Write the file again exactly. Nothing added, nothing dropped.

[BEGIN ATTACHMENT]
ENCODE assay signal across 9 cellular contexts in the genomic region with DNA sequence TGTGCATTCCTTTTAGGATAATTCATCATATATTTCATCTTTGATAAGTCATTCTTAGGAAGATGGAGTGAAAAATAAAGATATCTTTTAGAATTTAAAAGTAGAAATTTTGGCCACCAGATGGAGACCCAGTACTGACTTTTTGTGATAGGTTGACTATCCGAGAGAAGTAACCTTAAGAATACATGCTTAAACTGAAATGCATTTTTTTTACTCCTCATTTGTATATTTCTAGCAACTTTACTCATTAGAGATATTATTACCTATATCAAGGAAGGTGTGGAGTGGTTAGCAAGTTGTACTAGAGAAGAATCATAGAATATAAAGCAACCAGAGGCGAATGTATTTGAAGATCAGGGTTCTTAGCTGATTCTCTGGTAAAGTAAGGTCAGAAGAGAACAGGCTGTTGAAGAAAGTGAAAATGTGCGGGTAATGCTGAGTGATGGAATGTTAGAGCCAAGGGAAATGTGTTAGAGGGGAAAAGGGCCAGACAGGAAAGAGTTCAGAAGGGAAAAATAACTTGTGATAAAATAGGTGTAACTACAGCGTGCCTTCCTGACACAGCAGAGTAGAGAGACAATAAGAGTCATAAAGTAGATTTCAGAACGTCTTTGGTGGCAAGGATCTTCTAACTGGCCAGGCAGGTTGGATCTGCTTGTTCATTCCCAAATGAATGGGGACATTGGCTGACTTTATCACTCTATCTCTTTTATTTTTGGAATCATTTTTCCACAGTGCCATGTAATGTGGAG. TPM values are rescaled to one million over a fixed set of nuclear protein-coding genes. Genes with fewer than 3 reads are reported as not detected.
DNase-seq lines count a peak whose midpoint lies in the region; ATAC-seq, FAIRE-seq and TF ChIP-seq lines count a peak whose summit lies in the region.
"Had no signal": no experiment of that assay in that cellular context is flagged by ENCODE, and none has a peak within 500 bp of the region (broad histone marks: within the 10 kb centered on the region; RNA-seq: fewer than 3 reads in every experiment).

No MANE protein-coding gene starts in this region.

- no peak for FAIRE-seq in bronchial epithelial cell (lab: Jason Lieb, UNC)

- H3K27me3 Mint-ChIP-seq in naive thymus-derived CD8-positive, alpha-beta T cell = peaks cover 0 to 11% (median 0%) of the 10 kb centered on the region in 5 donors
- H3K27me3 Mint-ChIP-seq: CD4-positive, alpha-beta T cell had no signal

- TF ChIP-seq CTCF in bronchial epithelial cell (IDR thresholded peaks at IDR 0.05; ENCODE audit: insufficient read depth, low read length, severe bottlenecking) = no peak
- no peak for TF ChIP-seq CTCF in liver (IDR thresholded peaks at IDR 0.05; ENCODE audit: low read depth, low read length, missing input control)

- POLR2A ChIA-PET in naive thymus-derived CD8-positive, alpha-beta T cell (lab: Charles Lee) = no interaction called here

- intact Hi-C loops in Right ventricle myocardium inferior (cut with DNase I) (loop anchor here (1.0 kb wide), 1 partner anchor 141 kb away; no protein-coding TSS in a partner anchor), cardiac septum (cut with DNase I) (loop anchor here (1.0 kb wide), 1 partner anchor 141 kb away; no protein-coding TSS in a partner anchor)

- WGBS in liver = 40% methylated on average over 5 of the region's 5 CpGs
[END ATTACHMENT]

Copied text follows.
ENCODE assay signal across 9 cellular contexts in the genomic region with DNA sequence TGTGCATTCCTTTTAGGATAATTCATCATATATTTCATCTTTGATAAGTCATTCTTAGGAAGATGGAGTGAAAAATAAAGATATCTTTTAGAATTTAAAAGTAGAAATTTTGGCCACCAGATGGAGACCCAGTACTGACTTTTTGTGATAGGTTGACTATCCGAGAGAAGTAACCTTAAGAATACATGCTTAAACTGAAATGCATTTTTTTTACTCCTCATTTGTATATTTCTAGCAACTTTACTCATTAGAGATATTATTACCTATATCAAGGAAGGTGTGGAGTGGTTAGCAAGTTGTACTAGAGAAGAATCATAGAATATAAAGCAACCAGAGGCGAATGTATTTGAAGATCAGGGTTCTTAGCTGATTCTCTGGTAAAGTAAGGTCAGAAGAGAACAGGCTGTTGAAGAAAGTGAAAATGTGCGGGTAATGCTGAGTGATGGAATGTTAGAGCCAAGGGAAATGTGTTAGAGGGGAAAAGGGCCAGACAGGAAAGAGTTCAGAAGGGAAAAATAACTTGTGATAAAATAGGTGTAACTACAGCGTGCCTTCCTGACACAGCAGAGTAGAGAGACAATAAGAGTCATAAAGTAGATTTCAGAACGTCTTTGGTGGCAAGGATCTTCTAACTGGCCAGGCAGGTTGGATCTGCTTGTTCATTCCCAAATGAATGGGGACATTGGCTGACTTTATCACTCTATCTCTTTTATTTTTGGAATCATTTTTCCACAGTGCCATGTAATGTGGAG. TPM values are rescaled to one million over a fixed set of nuclear protein-coding genes. Genes with fewer than 3 reads are reported as not detected.
DNase-seq lines count a peak whose midpoint lies in the region; ATAC-seq, FAIRE-seq and TF ChIP-seq lines count a peak whose summit lies in the region.
"Had no signal": no experiment of that assay in that cellular context is flagged by ENCODE, and none has a peak within 500 bp of the region (broad histone marks: within the 10 kb centered on the region; RNA-seq: fewer than 3 reads in every experiment).

No MANE protein-coding gene starts in this region.

- no peak for FAIRE-seq in bronchial epithelial cell (lab: Jason Lieb, UNC)

- H3K27me3 Mint-ChIP-seq in naive thymus-derived CD8-positive, alpha-beta T cell = peaks cover 0 to 11% (median 0%) of the 10 kb centered on the region in 5 donors
- H3K27me3 Mint-ChIP-seq: CD4-positive, alpha-beta T cell had no signal

- TF ChIP-seq CTCF in bronchial epithelial cell (IDR thresholded peaks at IDR 0.05; ENCODE audit: insufficient read depth, low read length, severe bottlenecking) = no peak
- no peak for TF ChIP-seq CTCF in liver (IDR thresholded peaks at IDR 0.05; ENCODE audit: low read depth, low read length, missing input control)

- POLR2A ChIA-PET in naive thymus-derived CD8-positive, alpha-beta T cell (lab: Charles Lee) = no interaction called here

- intact Hi-C loops in Right ventricle myocardium inferior (cut with DNase I) (loop anchor here (1.0 kb wide), 1 partner anchor 141 kb away; no protein-coding TSS in a partner anchor), cardiac septum (cut with DNase I) (loop anchor here (1.0 kb wide), 1 partner anchor 141 kb away; no protein-coding TSS in a partner anchor)

- WGBS in liver = 40% methylated on average over 5 of the region's 5 CpGs